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There are some resources available online, but they are scarce and only tangentially relevant. You can check out hyperbole in mythological comparisons or hyperbole in literature to get examples, but I suspect you won't find a meta-analysis. That's for good reason.

Exaggeration happens for one of two reasons: to embellish or to teach.

Exaggeration as embellishment

It is a natural human tendency to make stories as interesting as possible. The more exaggerated a story is, the more exciting, and thus the more it spreads. In your example:

Humbaba had seven layers of armor

The fact that it's armor doesn't matter. For all intents and purposes, Humbaba could have had a magical sword that spouted fire on command. What's important is that any element that can be expanded upon and embellished will make a myth successful.

Exaggeration as a didactic tactic

Exaggeration can also distort reality in ways that provide clear morals. In your example:

Dragons represent the sin of greed

Something neutral becomes something evil in order to convey a moral lesson. Gray morality becomes black and white because it's more accessible to kids - and thus smarter-than-average lizards turn into ferocious beasts. There is some pattern in that dragons may represent the unknown, so they make easy antagonists. Still, what's more important is that the exaggeration serves to teach.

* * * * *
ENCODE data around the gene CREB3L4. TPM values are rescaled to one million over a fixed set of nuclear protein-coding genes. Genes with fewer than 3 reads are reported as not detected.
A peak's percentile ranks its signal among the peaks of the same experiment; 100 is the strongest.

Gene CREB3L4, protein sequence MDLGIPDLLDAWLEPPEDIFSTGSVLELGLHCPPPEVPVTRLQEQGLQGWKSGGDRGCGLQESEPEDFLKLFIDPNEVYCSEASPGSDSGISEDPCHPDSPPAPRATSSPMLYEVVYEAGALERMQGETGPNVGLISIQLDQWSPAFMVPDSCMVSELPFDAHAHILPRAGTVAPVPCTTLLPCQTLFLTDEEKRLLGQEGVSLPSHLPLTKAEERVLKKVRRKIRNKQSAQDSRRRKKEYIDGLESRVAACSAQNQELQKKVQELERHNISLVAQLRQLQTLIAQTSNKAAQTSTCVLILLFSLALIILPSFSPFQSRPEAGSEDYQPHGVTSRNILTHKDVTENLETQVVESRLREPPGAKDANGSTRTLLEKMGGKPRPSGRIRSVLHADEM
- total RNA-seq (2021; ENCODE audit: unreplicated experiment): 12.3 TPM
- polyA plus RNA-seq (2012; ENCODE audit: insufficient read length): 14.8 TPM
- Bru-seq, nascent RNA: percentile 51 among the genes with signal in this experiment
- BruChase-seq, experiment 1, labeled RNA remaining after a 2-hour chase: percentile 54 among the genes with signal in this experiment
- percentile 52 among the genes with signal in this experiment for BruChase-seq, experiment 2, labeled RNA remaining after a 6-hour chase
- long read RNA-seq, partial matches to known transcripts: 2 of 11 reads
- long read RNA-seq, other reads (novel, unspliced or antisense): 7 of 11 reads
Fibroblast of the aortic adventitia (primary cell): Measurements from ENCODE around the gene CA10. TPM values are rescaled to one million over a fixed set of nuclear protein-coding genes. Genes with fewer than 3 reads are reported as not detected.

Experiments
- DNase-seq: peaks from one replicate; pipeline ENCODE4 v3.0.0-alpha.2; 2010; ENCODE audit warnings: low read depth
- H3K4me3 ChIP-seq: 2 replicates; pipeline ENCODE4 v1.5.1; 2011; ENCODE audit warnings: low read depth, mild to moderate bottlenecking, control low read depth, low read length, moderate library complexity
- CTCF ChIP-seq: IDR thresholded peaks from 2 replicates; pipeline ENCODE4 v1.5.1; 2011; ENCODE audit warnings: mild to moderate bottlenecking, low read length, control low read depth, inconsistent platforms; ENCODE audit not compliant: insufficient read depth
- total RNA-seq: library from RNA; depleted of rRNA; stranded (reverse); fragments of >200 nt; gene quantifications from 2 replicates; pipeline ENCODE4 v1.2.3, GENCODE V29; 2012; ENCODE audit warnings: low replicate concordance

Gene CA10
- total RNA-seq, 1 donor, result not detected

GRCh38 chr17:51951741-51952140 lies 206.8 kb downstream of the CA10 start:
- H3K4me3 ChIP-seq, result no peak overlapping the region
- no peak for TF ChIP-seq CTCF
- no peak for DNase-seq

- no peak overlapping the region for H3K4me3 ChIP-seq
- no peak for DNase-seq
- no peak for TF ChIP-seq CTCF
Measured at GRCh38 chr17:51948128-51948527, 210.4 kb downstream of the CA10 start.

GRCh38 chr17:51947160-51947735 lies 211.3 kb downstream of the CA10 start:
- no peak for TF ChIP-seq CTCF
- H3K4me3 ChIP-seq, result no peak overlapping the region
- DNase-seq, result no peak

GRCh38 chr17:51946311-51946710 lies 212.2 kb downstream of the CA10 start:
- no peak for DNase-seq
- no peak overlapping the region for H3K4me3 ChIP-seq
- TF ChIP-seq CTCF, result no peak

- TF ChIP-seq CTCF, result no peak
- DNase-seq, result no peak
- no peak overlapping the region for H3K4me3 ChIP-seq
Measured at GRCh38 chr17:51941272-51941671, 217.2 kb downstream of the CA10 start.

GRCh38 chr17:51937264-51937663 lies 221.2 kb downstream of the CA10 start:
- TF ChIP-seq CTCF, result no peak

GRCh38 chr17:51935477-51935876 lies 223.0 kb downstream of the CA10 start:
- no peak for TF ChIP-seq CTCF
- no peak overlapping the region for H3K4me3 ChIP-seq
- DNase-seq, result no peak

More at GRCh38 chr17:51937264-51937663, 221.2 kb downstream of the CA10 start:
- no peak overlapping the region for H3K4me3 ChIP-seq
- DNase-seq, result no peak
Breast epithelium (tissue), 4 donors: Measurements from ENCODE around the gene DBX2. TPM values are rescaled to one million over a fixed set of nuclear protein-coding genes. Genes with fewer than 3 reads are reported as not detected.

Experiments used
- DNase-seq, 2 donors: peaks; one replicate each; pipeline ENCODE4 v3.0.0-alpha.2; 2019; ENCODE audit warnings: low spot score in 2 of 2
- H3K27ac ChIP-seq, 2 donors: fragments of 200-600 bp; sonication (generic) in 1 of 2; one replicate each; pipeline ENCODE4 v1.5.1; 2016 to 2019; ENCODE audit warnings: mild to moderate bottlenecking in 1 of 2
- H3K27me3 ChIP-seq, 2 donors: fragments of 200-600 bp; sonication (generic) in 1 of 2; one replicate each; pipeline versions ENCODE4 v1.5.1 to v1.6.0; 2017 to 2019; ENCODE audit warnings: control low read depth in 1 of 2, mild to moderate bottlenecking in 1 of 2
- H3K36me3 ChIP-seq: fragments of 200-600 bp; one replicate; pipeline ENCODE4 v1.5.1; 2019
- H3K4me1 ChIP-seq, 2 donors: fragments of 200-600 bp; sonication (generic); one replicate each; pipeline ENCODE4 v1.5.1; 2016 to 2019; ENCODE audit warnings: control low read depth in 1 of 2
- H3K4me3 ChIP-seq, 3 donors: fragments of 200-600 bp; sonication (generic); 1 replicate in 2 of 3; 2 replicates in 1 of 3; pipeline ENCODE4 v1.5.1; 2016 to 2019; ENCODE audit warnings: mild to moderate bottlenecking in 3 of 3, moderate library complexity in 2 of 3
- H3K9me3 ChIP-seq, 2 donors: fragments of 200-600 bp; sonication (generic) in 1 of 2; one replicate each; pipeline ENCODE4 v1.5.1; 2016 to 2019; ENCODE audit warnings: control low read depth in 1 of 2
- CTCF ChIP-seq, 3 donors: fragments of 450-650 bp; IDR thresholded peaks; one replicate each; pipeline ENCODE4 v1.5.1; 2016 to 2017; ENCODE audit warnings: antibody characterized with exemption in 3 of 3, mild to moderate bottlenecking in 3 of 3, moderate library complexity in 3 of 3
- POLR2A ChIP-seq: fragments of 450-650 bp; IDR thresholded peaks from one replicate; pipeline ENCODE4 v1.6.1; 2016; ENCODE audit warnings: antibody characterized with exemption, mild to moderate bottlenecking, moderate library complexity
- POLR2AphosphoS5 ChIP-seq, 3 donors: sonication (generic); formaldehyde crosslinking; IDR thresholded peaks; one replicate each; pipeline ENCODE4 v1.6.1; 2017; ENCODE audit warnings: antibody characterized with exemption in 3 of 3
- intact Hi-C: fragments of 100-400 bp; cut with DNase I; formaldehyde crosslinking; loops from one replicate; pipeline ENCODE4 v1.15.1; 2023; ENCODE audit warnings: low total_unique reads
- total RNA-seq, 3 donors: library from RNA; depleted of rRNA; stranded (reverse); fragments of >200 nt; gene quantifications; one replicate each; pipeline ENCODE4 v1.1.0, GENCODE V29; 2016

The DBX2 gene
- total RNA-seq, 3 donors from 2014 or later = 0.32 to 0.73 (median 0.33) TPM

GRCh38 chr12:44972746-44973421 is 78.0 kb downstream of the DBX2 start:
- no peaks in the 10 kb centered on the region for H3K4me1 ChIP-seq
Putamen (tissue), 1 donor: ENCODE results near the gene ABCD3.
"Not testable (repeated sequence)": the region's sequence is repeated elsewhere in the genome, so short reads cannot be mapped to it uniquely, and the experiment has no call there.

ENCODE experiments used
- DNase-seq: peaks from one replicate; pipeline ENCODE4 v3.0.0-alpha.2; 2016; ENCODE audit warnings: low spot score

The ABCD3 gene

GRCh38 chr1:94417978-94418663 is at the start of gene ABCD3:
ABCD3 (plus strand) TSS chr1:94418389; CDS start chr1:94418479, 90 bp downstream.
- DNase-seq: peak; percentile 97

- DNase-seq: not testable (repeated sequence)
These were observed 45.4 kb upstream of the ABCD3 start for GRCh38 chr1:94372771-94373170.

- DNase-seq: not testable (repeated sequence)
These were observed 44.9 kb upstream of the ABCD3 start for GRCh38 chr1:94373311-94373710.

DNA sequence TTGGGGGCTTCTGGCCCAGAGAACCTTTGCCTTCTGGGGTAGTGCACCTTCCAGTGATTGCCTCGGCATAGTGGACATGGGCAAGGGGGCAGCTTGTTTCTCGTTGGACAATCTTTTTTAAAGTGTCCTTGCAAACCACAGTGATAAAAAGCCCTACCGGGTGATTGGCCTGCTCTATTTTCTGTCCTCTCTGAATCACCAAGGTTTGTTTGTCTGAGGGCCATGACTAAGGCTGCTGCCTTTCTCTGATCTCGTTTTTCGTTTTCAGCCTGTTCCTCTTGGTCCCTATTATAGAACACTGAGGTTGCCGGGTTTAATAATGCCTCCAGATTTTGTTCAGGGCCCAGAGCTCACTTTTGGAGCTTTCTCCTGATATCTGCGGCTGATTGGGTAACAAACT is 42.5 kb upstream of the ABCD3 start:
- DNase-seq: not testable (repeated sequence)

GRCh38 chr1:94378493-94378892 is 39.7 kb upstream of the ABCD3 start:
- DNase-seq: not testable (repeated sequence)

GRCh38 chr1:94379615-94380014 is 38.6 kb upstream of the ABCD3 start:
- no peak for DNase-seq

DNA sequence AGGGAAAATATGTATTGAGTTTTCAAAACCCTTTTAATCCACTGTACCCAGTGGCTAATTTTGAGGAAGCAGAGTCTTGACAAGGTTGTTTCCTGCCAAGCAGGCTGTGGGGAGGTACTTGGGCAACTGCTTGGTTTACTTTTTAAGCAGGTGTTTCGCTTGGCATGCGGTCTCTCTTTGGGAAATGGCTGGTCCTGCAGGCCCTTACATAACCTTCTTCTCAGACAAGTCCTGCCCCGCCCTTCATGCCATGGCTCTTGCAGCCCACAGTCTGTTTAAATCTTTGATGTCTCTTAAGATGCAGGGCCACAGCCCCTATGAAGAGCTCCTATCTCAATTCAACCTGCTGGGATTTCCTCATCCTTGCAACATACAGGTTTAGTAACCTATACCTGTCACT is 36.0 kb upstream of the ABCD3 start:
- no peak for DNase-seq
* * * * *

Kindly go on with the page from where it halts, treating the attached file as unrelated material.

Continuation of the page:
TL;DR The "what" you are exaggerating means less than the "why." You can exaggerate any part of any myth and it will be believable; myths aren't supposed to be realistic, and there is no such thing as a "realistic exaggeration" because that defeats the purpose. You won't find a framework or meta-analysis of what gets exaggerated because it doesn't matter what - it matters why.

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Please have a look to Not the Onion

It is filled with news that could not exist in any sane world. Yet they do. Apply the concept of Fog of War, that means, imperfect decisions made with the imperfect knowledge available at the time.

When the dust settles, you can point fingers and say that great leaders made stupid mistakes, yet at the time, it was choosing the lesser evil.

Example. Winston Churchill had to sacrifice a town in order to make sure D day would go smoothly. Because if they protected the town, the enemy would know their communications were compromised.

Try to explain that to a kid with a smartphone today. That they had THE ADVANTAGE of decoding a fancy typewriter. The kid would scowl and scoff. "Why didn't they use wassap that is encrypted?"

Bear in mind your myths predate current history by millennia. Even when they compare apples to apples, the value for a given item changes drastically over time.

A single piece of gold was more than the income of a farmer for a year. And the dragon stole it. So it really stole a LOT of your money. Find the dragon's hoard and your farmer is set for life. Because among the hoard you find a handful of silver and gold coins.

And that represents the earnings of a lifetime. But the hoard is tiny, a fistful of coins.

So both are true.